28 Therefore just as pleasure and pain are two plants of the body and the soul, many are the offshoots of these plants, 29 for each of which the master-gardener is reason, which cleanses, prunes, twines, irrigates and turns every pot, and reclaims the woodland of habits and passions. 30 For reason is chief of the virtues, autocrat of the passions. Therefore examine it first, through deeds that hinder prudence, because reason is sovereign over passions. 31 Prudence, accordingly, has mastery of lust, 32 and of lusts there are those of the soul and those of the body, and over both of these, reason is shown to have mastery. 33 Otherwise whence, stirred to forbidden foods, do we turn away from their pleasures? Is it not that reason has power to overcome the reach of our hand? Indeed, I know it is. 34 Well then, although we desire food of all kinds—whether that of the waters, or the birds, or four-footed— that forbidden to us according to the law, we abstain on account of reason’s mastery. 35 For the passions of our reaching hand are held back, restrained by measured thought, and all the stirrings of the body are muzzled by reason.
1. This makes more sense in Greek. The word used for passions or emotions, πάθα, can in another sense refer to misfortunes or ordeals, and means generally, things experienced.
2. More literally, everything-eating, gluttony, and alone-eating. Secret eating is a rather strained translation. The point behind alone-eating is not that the eater is shamefully hiding their activity, but rather that eating is supposed to be a social activity. The person who eats alone violates social norms, shunning the company of others.
1 And why is it astonishing if the lusts of the soul are cancelled by the communion of beauty? 2 In this, at least, temperate Joseph is praised, because, by his manner of thought, he prevailed over sensual pleasure. 3 For although he was young and in his prime for companionship, he cancelled the frenzy of the passions with reason.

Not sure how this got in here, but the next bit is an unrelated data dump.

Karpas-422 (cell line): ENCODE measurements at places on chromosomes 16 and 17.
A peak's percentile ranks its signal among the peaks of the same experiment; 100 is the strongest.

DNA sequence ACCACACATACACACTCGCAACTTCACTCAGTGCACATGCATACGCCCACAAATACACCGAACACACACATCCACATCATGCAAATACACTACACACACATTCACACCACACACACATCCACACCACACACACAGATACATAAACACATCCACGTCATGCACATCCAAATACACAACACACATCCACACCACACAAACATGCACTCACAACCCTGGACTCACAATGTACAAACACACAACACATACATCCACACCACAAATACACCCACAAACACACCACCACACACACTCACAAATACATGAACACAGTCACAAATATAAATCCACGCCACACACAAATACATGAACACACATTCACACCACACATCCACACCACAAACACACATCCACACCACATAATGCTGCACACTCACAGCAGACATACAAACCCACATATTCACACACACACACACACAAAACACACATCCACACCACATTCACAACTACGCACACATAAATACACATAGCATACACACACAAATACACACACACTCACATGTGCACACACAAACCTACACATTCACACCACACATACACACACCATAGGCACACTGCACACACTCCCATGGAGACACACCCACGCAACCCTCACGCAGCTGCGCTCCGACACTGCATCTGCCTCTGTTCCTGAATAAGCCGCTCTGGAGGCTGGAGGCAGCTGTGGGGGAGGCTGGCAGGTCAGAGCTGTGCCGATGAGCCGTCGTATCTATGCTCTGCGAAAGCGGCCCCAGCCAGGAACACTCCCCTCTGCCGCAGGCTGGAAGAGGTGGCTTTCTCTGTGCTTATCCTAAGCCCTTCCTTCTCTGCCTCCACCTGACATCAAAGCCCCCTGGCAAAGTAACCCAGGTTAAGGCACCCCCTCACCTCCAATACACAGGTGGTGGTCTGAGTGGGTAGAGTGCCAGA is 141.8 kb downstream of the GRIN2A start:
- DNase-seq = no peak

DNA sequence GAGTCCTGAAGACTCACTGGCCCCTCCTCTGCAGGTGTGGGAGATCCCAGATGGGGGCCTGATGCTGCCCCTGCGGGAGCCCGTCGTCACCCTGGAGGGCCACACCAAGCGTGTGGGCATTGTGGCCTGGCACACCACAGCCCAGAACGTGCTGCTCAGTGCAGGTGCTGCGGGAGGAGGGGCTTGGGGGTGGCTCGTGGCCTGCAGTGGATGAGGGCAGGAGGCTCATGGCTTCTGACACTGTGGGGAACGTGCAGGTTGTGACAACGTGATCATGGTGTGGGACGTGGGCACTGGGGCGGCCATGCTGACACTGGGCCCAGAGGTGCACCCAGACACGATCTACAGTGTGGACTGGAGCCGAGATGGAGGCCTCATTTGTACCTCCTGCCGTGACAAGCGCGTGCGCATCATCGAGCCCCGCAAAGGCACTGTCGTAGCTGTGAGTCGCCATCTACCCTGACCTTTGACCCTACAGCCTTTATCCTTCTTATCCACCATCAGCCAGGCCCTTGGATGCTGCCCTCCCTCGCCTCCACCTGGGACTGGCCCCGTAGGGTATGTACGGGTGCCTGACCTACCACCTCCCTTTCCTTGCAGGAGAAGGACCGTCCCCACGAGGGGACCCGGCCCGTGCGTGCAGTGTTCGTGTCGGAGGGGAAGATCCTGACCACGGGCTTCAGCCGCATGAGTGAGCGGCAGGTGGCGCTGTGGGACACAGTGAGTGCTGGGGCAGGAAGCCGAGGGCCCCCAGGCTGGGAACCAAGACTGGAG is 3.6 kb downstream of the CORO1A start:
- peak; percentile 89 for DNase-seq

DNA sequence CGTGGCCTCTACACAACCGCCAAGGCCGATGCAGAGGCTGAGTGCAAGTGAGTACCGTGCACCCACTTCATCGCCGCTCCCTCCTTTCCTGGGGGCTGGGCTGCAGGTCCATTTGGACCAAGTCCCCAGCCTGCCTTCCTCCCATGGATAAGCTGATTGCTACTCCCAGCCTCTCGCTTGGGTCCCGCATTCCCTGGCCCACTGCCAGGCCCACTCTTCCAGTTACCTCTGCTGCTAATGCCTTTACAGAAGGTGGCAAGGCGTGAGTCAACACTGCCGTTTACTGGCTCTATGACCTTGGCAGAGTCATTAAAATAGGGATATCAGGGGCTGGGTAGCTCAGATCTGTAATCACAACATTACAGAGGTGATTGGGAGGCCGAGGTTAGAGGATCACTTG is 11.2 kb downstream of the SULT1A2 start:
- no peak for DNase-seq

4 And reason is shown to have mastery not only over the mad passion of sensual pleasure, but also all other lusts. 5 For the law says, Do not lust after your neighbour’s wife nor after your neighbour’s possessions. 6 And indeed when the law tells us not to lust, far and away I would persuade you that reason has power to get mastery of your lusts, and likewise the passions that hinder righteousness.
7 When someone who has a certain manner, being accustomed to secret-eating and gluttony or even drunkenness, is re-educated, is it not clear that reason is lord of the passions? 8 Immediately, at least, he who is a citizen under the law, if someone is avaricious, he breaks his manner toward those in need by lending without interest and sets himself to be defrauded the loan during the seventh year. 9 And if someone is miserly, he is mastered by the law through reason so that he does not cull the harvest, nor cut the grapes from the vines. And in each case it is possible to recognize this, that reason is master of the passions.
10 For the law even gets mastery of goodwill toward the parents so as not to utterly betray virtue on their account, 11 and it overcomes love for your wife, to chastise her for her transgressions, 12 and it masters your love for your children, to punish them when they are bad, 13 and it rules over the companionship of your friends, to charge them for their faults.
14 And do not make a custom of being contrary, where reason even has power to get mastery of hatred through the law, so that you do not cut down the cultivated plants of your enemies, and save those of your hated foes from being destroyed, and gathering together what has fallen.